Rohi Jha started attending UC Berkeley this year, half the world from her home in New Delhi, and is plagued by social isolation and differences in time zone that forced her to attend online lessons in the middle of the night. She and her family contracted COVID-19 and last month escaped panic as infections increased in India.
Now it is grappling with new concerns facing the tens of thousands of international students enrolled in US colleges and universities. Can they return to campus at the beginning of the fall semester?
International students are at a critical stage in their undergraduate studies, as long visa application delays, consulate closures, and bureaucratic rules limiting access to the United States may hamper their long-awaited return to campus. The stakes are especially high in California, the number one destination for international students, where the University of Southern California and the University of California system of 10 campuses educate more than 54,000 of the more than one million international students enrolled in colleges and universities in the country.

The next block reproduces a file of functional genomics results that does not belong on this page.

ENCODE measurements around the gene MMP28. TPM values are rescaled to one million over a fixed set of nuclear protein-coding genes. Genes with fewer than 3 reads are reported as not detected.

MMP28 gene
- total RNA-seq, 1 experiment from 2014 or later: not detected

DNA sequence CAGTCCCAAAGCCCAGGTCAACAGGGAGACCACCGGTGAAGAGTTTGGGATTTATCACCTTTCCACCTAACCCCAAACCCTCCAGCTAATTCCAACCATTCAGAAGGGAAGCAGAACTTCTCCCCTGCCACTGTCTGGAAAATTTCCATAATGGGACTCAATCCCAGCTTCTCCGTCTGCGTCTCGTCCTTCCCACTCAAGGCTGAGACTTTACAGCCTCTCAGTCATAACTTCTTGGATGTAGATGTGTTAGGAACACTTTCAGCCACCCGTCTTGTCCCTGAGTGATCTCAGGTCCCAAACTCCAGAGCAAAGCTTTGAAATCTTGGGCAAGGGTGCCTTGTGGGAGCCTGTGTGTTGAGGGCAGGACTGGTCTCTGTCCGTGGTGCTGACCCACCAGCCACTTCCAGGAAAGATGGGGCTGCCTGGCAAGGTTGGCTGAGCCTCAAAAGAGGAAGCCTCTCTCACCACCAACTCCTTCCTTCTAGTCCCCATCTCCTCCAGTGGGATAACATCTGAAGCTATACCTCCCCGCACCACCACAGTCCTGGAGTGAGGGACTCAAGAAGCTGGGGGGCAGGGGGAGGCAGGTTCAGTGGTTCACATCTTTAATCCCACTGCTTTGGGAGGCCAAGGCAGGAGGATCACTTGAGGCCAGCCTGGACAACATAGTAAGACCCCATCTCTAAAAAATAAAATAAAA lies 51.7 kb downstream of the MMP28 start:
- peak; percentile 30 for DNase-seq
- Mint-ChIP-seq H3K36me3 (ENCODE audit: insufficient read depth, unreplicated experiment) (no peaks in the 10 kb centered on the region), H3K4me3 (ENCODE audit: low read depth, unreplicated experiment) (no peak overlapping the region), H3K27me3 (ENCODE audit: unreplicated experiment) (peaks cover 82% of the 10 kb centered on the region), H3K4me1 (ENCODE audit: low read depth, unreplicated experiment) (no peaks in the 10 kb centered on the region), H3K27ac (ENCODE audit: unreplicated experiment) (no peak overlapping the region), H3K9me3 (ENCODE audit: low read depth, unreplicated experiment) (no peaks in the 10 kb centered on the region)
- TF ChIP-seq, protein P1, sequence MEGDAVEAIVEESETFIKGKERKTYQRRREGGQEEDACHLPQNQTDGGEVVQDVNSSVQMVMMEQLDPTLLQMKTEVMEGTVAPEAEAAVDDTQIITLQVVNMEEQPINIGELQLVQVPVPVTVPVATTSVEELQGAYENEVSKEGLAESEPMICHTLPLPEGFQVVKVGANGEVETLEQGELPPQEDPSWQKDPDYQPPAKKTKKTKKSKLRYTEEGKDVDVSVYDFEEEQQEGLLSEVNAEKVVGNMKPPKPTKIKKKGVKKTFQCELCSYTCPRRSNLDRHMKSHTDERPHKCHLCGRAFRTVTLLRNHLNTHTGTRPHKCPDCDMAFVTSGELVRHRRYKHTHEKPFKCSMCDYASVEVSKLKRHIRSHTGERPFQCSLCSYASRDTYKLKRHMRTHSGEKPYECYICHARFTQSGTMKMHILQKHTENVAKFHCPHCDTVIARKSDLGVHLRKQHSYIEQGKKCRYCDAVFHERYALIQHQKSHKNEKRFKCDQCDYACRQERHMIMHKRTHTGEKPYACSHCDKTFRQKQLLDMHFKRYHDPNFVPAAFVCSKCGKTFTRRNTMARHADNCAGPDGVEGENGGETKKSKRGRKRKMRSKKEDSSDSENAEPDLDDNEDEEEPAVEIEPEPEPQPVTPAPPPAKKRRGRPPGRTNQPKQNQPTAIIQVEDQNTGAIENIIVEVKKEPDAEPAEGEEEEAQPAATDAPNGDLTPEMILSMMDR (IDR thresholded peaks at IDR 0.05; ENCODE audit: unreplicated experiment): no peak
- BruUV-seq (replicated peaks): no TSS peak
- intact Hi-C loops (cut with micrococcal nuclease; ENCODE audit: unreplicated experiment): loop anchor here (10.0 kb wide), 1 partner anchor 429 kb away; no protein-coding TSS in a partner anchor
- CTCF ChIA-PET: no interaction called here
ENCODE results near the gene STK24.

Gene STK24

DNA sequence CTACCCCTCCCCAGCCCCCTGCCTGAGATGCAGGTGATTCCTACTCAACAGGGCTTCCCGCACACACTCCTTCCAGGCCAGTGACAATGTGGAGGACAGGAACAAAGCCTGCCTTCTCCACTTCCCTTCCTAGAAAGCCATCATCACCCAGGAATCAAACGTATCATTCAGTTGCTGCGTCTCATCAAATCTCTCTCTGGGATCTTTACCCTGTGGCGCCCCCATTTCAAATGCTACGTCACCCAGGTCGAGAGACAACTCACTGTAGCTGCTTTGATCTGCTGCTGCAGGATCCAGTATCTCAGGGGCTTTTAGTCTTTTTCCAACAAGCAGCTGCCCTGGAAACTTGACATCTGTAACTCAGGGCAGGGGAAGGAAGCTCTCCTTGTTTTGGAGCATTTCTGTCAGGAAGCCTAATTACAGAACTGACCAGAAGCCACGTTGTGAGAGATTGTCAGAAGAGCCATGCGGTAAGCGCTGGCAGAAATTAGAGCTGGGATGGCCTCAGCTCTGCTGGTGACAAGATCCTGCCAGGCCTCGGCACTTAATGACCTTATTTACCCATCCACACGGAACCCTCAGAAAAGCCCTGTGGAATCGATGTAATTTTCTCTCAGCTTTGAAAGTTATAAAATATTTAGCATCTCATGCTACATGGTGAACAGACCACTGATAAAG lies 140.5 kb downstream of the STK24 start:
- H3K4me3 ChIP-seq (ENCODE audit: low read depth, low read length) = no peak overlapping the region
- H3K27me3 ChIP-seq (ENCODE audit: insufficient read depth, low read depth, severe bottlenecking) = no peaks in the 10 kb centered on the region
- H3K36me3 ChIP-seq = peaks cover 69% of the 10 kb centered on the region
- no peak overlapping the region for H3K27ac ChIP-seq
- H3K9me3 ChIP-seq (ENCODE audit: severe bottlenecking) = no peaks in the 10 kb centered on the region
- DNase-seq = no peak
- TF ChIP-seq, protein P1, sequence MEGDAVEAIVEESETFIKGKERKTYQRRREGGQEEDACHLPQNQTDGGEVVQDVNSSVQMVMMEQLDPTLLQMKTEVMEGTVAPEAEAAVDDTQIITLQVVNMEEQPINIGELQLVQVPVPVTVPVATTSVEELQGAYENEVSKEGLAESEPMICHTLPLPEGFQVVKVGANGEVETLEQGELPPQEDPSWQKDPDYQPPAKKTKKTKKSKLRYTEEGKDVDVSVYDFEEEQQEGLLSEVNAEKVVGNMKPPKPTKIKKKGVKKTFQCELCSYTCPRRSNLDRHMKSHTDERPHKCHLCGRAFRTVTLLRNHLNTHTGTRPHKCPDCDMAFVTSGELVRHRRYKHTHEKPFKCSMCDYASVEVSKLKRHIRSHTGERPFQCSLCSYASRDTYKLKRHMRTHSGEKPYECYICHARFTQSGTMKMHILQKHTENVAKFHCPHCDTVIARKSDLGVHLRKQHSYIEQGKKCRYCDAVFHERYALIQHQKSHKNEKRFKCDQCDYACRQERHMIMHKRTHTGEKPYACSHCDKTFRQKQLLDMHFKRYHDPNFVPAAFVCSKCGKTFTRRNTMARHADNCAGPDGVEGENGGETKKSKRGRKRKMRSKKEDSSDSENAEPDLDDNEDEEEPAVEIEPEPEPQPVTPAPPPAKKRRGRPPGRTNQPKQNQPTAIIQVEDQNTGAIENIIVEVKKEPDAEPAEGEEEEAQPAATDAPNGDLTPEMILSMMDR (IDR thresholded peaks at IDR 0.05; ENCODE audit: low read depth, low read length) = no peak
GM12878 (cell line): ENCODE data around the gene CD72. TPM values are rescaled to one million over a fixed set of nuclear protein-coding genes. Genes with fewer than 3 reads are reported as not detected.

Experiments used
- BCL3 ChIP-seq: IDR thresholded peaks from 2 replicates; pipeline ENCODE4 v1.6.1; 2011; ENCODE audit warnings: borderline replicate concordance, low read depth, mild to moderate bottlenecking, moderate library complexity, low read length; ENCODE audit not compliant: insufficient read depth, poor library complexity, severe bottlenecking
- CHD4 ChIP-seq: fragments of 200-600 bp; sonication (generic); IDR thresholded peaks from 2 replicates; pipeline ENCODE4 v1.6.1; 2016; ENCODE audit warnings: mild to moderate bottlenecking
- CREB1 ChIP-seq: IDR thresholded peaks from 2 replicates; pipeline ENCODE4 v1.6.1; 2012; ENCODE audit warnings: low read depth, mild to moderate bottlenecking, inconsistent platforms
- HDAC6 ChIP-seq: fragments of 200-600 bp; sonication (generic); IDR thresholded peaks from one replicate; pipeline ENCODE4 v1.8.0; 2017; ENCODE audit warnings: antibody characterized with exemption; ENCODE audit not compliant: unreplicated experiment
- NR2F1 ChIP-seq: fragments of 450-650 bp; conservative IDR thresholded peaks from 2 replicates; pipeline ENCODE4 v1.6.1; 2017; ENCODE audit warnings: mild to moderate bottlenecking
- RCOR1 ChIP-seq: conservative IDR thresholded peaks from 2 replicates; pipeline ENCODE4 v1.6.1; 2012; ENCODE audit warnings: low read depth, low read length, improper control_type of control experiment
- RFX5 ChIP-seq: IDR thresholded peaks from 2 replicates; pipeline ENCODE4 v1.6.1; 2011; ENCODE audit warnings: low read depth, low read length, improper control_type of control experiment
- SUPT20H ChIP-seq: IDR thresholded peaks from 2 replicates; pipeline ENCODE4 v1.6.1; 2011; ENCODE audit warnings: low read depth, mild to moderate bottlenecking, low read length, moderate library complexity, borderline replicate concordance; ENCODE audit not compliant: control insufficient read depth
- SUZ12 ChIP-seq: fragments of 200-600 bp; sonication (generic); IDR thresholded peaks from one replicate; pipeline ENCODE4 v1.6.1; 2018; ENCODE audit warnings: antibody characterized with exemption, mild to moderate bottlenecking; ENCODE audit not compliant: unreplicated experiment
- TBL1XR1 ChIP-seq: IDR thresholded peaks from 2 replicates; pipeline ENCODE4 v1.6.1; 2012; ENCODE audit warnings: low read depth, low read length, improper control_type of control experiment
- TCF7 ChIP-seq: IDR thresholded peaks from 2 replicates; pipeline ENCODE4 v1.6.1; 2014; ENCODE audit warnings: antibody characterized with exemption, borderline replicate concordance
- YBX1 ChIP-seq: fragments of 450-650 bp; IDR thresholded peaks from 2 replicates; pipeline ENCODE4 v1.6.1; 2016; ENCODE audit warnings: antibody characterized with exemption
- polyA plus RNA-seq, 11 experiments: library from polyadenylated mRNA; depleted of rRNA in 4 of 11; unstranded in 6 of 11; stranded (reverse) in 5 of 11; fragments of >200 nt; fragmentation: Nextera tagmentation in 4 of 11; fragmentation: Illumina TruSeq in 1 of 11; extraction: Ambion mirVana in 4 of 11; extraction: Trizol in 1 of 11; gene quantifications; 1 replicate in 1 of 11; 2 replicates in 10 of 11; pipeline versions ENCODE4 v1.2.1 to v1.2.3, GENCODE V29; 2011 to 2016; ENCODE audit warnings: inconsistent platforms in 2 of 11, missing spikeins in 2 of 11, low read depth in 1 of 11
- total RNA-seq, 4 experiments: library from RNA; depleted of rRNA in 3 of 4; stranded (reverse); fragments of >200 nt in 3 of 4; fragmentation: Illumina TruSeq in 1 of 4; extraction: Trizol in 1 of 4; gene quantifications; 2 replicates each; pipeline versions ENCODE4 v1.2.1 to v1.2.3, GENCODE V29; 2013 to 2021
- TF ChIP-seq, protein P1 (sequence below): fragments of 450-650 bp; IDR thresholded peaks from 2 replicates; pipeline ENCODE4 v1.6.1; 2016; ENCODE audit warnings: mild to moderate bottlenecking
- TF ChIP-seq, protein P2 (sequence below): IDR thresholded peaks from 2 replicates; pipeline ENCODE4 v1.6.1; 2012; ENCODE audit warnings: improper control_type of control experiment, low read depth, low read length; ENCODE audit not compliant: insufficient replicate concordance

The uncertainty has prompted national higher education leaders to plead with the Biden administration to take faster action and more flexible rules for its international students, not only their talents, but also the cost of the courses and billions of dollars for local economies.
International student enrollment actually decreased nationwide by 11% between 2016 and 2019, a decrease attributed to China’s hard-line stances on the Trump administration and stricter visa policies. The economic shutdown from the pandemic caused a 43% greater decline in new international students last year, according to the Institute for International Education, causing significant financial losses in universities and communities across the country.